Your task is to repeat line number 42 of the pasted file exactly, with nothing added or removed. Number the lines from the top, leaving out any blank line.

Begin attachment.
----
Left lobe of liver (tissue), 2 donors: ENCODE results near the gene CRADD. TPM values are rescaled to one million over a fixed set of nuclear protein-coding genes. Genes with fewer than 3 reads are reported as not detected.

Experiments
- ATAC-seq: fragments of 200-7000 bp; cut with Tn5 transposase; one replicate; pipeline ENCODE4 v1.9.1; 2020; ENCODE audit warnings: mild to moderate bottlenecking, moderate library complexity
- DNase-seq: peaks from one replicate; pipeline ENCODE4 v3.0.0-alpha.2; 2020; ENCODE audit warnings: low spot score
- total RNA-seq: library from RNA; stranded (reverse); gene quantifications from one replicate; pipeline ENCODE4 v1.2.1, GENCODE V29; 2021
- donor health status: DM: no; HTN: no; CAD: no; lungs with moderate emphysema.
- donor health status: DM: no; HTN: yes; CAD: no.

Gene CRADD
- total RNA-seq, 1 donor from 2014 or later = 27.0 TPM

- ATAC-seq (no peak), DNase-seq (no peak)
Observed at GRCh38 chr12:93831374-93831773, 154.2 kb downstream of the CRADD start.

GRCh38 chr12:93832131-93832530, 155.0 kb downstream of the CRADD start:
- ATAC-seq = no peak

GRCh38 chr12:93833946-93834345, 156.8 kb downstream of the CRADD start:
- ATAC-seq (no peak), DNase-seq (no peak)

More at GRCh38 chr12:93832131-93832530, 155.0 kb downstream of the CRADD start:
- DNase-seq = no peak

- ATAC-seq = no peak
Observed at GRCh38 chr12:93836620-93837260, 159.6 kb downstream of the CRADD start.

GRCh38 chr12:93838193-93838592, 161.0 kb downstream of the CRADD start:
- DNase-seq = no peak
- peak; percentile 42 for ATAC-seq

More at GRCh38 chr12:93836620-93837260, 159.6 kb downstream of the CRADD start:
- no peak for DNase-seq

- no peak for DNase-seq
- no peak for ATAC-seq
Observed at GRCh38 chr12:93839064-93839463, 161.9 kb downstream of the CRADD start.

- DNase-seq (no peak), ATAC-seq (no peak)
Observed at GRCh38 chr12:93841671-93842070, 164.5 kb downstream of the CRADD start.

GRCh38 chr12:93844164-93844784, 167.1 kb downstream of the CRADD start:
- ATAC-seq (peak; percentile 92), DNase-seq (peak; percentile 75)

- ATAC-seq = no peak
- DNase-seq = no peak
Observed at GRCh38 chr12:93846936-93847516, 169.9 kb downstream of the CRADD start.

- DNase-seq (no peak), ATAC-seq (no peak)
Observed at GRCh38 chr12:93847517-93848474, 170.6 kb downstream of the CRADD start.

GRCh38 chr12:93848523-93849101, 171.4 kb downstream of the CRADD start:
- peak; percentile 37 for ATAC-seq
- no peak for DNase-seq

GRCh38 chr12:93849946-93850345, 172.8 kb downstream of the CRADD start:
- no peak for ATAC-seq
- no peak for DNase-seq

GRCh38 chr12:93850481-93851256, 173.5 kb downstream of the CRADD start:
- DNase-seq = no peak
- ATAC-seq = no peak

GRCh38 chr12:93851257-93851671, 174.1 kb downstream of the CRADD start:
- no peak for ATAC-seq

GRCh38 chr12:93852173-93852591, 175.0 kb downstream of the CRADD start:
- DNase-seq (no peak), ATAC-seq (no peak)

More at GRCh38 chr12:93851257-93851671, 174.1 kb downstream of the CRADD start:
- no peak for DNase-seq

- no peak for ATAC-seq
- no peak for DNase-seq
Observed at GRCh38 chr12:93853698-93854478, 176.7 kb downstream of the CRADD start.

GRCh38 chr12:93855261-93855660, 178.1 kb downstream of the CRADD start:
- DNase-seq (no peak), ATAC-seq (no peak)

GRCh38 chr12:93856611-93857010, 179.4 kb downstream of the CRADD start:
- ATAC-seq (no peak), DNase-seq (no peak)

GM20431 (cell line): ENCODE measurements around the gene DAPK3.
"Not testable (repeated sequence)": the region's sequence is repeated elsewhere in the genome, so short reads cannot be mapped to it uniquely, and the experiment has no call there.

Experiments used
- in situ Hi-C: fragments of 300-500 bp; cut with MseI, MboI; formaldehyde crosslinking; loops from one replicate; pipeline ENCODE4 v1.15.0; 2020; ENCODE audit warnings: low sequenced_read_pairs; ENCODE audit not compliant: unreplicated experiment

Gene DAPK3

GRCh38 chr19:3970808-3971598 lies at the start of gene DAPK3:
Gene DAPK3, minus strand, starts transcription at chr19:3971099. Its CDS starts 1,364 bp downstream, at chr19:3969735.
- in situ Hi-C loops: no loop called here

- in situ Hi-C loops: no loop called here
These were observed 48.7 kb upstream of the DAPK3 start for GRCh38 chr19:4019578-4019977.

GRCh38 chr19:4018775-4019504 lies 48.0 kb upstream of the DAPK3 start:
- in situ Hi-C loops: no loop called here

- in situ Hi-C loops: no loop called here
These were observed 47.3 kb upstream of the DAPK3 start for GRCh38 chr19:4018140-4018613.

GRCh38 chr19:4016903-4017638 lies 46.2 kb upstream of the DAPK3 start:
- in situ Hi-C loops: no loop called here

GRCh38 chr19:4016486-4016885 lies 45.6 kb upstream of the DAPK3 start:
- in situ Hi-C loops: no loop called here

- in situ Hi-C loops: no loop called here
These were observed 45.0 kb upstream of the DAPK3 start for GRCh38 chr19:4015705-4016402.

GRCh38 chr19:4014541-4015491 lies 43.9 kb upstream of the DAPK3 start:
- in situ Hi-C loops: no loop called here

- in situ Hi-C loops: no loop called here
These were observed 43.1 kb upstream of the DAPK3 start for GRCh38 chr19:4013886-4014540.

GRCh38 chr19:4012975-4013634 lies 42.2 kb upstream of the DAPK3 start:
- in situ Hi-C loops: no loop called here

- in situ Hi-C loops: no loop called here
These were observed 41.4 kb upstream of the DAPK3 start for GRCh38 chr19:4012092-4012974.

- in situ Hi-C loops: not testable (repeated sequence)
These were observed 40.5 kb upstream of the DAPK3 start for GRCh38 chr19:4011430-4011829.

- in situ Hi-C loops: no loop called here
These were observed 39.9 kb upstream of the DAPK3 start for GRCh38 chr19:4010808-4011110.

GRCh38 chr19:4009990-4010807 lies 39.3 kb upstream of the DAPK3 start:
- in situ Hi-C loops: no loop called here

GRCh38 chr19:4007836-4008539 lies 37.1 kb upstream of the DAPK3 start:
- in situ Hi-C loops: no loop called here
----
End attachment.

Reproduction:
- no peak for DNase-seq